Tea Drop & Aquatecture
After receiving her Bachelors degree in Interior Architecture from the University of Pretoria in South Africa and thereafter working in that field for 7 years, Shaakira Jassat moved to the Netherlands to join a second bachelor program at the Design Academy Eindhoven, to open up her possibilities as a designer and work more hands on with materials and experimentation methods. She joined the pioneer group of the newly formed Food non Food department in 2014, and followed her fascination of water as a "material" in her design processes. Having South Africa still close to her heart, she was deeply touched by the severe drought that crippled the city of Cape Town recently and it inspired her graduation projects. She began these projects by harvesting her own water within her immediate home and city environment, trying to move away from the convenience of opening the tap.
The first project in the series is Tea Drop, a water harvesting tea machine. As the threat to earth’s natural resources rises exponentially, Tea Drop reevaluates our ‘available-on-demand’ mentality. Shaakira was curious to find out if there are alternative ways in which we could consume our daily resources, thereby elevating its value. Tea Drop is a tea machine, which condenses water vapour from the surrounding humid atmosphere. It functions on its own timeframe, so one has to wait for the tea vessel to be filled up with water, before it can be boiled and ready for making tea.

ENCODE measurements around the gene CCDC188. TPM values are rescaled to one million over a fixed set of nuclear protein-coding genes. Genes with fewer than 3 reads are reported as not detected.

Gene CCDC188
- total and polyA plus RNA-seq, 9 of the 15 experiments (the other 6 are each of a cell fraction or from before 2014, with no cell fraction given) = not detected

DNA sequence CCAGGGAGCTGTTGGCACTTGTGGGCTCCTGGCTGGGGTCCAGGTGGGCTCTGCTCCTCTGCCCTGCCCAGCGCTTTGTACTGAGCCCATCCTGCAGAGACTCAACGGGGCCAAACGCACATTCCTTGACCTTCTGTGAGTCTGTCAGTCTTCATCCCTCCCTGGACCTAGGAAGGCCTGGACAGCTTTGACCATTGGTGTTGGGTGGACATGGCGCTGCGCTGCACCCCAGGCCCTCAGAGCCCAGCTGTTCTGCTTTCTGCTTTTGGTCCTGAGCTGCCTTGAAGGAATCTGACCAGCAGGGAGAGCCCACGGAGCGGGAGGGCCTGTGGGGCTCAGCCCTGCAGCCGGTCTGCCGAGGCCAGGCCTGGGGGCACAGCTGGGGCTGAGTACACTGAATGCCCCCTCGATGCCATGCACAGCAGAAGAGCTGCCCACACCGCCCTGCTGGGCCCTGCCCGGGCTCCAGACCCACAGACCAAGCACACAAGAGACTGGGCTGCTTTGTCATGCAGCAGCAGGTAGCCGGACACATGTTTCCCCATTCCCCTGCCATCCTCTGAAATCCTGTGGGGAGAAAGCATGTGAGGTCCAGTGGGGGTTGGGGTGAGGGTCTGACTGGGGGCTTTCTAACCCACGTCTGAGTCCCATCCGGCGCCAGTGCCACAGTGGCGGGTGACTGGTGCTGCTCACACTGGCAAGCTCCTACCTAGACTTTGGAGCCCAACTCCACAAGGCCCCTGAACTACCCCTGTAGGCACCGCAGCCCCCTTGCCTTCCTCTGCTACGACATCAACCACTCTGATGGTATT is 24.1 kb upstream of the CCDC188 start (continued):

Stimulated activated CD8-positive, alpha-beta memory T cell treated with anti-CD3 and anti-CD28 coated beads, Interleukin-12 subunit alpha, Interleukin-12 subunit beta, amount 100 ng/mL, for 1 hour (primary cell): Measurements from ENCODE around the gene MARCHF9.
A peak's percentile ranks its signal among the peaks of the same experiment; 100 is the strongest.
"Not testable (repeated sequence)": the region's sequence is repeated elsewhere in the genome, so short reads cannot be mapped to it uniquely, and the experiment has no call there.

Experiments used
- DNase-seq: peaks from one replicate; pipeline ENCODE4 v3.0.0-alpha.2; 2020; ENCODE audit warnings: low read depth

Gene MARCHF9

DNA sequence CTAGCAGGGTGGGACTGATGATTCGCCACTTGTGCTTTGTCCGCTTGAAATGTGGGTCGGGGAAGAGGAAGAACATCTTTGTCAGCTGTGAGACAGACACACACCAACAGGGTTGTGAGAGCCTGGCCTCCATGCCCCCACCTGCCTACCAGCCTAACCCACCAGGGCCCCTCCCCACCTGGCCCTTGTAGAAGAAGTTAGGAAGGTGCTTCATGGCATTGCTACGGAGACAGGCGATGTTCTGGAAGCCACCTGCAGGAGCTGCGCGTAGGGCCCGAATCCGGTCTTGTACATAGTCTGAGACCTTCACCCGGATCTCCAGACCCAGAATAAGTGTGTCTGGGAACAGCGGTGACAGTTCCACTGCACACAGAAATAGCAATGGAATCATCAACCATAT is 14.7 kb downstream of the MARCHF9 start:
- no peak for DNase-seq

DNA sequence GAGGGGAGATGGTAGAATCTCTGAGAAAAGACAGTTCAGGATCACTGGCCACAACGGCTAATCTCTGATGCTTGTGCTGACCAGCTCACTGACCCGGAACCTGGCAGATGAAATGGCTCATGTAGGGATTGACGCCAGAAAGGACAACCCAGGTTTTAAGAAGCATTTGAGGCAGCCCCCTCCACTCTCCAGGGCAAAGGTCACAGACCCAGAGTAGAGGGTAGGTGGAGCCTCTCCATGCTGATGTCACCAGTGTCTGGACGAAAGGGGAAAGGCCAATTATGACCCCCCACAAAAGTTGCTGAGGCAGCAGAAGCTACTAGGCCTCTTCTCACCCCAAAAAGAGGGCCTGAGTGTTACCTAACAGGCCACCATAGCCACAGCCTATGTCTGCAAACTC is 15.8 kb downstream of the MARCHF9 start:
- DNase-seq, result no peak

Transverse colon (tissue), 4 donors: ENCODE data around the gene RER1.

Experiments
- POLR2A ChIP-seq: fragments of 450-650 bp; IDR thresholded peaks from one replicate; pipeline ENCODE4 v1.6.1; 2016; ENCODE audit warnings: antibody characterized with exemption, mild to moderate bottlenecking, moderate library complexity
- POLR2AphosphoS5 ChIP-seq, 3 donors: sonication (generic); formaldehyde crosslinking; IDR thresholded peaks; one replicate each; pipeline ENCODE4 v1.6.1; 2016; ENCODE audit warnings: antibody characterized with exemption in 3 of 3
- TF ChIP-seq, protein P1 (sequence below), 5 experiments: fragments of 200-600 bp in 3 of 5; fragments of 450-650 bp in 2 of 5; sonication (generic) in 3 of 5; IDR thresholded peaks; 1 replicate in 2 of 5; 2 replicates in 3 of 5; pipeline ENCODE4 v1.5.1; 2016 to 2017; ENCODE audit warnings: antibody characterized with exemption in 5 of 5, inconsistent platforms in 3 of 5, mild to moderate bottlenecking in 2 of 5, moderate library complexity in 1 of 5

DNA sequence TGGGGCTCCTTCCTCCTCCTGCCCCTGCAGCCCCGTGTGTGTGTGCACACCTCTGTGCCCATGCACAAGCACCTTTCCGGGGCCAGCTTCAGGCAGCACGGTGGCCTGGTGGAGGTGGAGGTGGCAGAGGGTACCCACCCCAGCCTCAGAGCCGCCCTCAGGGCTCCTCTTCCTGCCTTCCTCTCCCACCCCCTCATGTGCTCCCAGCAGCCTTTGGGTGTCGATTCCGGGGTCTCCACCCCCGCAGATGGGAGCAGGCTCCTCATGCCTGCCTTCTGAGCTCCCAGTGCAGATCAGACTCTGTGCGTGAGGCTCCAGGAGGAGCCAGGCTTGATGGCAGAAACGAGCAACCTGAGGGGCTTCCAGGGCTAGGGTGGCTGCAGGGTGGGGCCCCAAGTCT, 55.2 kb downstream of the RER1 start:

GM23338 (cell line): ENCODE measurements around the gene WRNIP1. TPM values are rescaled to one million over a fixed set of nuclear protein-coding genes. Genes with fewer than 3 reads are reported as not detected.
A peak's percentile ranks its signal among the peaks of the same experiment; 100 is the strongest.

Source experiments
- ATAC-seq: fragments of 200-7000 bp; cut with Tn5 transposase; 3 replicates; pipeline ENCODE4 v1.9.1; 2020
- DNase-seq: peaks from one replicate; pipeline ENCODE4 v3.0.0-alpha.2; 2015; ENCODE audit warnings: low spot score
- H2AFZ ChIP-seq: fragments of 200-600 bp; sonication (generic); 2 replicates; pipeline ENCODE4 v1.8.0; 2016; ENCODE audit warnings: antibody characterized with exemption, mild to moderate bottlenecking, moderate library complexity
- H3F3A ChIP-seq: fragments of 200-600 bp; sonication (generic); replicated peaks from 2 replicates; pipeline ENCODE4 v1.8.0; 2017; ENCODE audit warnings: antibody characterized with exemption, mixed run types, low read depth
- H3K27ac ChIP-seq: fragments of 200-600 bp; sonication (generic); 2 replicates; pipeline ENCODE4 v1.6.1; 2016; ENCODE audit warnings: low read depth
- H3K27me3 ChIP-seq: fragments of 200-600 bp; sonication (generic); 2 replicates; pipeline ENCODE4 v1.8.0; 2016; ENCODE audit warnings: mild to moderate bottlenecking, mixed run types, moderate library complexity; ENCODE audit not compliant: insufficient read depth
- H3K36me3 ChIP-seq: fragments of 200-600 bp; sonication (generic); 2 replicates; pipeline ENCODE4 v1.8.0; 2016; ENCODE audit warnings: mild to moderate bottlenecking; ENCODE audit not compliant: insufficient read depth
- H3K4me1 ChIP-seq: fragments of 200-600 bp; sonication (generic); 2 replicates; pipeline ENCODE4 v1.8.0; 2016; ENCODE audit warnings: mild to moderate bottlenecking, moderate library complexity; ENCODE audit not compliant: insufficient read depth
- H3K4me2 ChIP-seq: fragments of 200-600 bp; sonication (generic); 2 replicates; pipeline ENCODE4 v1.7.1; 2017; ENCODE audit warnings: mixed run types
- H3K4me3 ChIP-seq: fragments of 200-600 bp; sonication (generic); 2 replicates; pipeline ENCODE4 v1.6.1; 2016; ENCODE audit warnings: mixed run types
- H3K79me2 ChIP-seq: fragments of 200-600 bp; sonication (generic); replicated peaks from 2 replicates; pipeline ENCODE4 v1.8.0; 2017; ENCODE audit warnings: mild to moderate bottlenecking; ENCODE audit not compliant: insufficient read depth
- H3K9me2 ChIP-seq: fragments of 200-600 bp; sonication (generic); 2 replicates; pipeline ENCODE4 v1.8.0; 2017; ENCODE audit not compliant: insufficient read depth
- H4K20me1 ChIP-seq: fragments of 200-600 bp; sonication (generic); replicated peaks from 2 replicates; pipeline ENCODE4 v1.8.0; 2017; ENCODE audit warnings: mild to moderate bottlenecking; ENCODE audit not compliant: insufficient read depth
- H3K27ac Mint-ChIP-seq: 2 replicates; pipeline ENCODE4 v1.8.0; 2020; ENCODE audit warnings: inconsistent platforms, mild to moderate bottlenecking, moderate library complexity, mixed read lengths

The ‘ThirTEA for ONE’ project, a prequel to Tea Drop, was her first response to the drought situation in Cape Town. In order to show the amount of virtual water a simple cup of tea contains, she created an installation which served as a large tea maker. For every 150 ml of tea, around 30 l of water is required in the entire chain process. After presenting this project at the Design Indaba Conference during the height of Cape Towns drought in February 2017, she ventured out to tea farms in Asia, where most of the tea comes from, to track where and how water is being used in tea production. In a tea processing factory in Sri Lanka she discovered that water is mainly used in the irrigation of tea leaves, however, water is also a by-product of tea processing. Harvested tea leaves undergo a withering process whereby most of the water they contain is evaporated into the atmosphere. She also learnt that the quality of tea leaves are dependent on the weather and subject to time. On a symbolic level, Tea Drop aims to recapture a precious resource, whilst giving power back to the environment. Tea Drop is currently part of the Edible Futures Exhibition in Ottawa, Canada.